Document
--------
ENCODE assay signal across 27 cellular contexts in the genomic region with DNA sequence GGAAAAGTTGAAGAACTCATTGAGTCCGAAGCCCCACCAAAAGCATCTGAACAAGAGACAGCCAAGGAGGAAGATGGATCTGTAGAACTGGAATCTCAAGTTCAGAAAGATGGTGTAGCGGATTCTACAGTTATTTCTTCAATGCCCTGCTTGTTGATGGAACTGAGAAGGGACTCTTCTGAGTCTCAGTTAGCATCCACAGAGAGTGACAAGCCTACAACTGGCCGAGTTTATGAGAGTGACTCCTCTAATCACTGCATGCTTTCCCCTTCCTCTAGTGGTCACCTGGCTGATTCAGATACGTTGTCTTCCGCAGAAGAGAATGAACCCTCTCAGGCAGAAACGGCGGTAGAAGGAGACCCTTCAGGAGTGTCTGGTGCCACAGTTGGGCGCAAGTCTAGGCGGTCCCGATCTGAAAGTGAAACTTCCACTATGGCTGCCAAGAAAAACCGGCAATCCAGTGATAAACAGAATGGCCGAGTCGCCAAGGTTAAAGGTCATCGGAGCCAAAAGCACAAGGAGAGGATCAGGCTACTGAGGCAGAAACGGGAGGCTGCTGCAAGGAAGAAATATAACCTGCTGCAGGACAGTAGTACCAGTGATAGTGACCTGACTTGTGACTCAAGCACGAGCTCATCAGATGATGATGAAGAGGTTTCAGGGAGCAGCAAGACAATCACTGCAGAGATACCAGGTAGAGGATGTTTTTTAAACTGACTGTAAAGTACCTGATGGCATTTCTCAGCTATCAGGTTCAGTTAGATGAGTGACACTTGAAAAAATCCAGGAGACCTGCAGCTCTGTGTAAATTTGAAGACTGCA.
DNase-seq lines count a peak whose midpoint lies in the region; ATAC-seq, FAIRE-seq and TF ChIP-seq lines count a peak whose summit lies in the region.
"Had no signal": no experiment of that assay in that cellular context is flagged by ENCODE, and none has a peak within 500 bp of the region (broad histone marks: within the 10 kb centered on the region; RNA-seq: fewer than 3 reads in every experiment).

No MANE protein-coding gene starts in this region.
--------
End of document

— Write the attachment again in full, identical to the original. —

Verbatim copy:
ENCODE assay signal across 27 cellular contexts in the genomic region with DNA sequence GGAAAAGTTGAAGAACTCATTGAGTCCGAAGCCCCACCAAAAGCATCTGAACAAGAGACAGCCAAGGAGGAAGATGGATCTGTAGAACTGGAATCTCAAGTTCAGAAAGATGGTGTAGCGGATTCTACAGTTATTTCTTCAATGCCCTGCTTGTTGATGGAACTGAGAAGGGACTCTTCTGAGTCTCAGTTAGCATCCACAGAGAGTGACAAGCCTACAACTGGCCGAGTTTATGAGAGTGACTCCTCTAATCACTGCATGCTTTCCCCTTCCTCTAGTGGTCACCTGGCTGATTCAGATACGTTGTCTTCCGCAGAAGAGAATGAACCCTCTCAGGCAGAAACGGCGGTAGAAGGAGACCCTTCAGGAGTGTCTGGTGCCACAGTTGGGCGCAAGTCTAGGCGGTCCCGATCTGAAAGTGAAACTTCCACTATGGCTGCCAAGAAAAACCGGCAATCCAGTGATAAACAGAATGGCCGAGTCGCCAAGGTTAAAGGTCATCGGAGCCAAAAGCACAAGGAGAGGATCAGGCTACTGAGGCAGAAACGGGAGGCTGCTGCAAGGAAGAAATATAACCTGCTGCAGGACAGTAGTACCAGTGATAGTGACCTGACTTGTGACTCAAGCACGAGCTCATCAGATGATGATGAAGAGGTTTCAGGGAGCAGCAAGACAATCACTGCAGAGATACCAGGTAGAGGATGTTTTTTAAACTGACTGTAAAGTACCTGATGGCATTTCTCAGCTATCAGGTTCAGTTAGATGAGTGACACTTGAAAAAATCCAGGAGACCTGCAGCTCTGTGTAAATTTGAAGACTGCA.
DNase-seq lines count a peak whose midpoint lies in the region; ATAC-seq, FAIRE-seq and TF ChIP-seq lines count a peak whose summit lies in the region.
"Had no signal": no experiment of that assay in that cellular context is flagged by ENCODE, and none has a peak within 500 bp of the region (broad histone marks: within the 10 kb centered on the region; RNA-seq: fewer than 3 reads in every experiment).

No MANE protein-coding gene starts in this region.